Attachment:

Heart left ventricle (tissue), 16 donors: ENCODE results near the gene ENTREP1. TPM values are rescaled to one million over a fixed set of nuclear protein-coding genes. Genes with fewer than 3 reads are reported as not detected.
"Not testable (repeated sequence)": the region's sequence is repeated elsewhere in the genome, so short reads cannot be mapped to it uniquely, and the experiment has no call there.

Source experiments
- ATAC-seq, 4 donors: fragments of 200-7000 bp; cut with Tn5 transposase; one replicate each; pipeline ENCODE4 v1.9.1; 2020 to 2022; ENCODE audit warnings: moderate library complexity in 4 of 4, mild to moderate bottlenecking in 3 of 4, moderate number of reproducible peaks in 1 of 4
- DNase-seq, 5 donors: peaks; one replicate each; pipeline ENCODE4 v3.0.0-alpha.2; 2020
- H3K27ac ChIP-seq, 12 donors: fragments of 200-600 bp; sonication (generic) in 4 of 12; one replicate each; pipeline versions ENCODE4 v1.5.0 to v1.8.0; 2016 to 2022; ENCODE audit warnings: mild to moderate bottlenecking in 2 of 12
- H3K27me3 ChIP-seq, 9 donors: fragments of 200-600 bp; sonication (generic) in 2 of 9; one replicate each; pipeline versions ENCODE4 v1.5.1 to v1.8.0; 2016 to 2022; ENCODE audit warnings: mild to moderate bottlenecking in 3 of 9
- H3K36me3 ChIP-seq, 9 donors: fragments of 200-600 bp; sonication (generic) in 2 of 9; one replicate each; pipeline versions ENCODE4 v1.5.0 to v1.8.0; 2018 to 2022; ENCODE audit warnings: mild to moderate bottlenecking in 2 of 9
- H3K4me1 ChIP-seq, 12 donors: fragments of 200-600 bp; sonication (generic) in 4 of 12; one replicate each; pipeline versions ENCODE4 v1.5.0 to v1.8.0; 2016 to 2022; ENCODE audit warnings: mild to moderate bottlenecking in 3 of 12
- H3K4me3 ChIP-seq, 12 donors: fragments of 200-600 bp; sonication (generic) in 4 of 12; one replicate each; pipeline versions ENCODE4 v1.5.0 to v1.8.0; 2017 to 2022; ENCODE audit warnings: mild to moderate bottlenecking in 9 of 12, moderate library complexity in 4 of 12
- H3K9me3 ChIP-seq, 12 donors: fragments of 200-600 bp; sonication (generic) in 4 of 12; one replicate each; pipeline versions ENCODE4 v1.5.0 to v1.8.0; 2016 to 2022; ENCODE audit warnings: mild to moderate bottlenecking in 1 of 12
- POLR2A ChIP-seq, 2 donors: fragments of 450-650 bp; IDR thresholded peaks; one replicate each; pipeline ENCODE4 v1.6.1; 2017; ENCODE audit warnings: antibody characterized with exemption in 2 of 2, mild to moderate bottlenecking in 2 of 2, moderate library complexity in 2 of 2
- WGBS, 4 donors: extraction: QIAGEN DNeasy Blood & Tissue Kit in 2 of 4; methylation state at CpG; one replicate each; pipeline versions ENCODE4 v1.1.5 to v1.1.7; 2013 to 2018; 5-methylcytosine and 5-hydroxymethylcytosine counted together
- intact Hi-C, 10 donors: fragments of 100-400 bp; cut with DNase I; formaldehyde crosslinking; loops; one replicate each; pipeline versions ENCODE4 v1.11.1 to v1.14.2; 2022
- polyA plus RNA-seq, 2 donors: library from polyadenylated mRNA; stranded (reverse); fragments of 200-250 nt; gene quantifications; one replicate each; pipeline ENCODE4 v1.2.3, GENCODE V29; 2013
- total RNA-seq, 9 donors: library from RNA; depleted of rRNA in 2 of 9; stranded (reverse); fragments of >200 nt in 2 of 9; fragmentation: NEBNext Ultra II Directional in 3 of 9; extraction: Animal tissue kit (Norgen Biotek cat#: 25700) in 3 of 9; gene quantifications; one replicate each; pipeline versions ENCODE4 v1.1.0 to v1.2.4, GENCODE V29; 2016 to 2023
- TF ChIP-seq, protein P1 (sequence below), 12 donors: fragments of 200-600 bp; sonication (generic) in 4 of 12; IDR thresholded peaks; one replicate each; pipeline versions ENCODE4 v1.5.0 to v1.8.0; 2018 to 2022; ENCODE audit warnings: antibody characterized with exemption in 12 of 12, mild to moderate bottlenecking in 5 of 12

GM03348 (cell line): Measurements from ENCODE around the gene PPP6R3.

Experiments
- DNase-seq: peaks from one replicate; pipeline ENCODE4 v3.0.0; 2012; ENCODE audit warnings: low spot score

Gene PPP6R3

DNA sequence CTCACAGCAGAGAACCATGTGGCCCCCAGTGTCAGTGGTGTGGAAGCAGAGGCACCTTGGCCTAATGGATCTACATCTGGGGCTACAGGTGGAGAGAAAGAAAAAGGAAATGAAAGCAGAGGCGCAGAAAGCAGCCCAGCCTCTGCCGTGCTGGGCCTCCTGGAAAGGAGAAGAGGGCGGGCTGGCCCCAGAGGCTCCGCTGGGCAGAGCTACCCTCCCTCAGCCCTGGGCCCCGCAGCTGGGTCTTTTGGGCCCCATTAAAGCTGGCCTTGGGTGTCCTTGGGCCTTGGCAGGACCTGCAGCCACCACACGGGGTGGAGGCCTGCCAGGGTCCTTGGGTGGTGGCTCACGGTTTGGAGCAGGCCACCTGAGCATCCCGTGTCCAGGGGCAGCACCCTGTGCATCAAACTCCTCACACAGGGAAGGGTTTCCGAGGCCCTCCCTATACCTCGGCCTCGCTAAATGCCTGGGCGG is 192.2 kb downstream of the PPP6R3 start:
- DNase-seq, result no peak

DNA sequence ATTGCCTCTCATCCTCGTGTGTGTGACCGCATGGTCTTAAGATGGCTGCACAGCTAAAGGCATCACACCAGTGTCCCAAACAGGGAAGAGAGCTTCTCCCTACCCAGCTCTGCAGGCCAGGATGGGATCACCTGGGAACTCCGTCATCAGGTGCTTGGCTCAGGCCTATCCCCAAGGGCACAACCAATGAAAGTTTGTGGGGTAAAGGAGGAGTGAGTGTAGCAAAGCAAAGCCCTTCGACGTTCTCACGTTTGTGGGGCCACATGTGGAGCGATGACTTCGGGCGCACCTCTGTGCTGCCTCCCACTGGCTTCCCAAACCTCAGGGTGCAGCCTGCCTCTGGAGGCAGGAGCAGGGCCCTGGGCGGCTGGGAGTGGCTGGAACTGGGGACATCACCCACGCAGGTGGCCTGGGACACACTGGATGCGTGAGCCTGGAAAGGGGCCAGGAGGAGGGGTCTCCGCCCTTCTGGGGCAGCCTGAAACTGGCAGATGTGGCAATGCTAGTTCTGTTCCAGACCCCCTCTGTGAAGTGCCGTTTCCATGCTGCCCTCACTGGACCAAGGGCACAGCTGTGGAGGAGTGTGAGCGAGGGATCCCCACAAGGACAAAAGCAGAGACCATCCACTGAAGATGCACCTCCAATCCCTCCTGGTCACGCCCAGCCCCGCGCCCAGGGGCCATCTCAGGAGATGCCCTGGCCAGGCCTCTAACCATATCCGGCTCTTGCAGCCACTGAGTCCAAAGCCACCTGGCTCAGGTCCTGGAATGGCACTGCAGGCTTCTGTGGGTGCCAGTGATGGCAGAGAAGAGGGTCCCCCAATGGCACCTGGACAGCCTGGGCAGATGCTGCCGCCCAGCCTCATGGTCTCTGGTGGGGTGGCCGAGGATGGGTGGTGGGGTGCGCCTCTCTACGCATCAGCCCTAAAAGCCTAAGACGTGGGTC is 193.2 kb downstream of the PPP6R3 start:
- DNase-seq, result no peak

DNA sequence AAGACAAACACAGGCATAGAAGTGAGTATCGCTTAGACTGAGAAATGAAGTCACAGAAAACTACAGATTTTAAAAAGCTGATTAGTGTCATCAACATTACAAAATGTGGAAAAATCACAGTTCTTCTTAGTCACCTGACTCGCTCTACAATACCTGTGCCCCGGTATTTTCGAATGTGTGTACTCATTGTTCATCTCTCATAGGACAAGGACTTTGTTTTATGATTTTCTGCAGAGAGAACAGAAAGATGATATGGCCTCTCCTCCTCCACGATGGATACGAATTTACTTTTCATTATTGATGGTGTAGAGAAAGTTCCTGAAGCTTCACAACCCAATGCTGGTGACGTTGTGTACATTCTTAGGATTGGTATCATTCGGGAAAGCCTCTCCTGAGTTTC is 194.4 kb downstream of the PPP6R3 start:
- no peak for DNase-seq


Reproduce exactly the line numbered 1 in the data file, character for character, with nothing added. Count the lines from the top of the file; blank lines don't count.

Heart left ventricle (tissue), 16 donors: ENCODE results near the gene ENTREP1. TPM values are rescaled to one million over a fixed set of nuclear protein-coding genes. Genes with fewer than 3 reads are reported as not detected.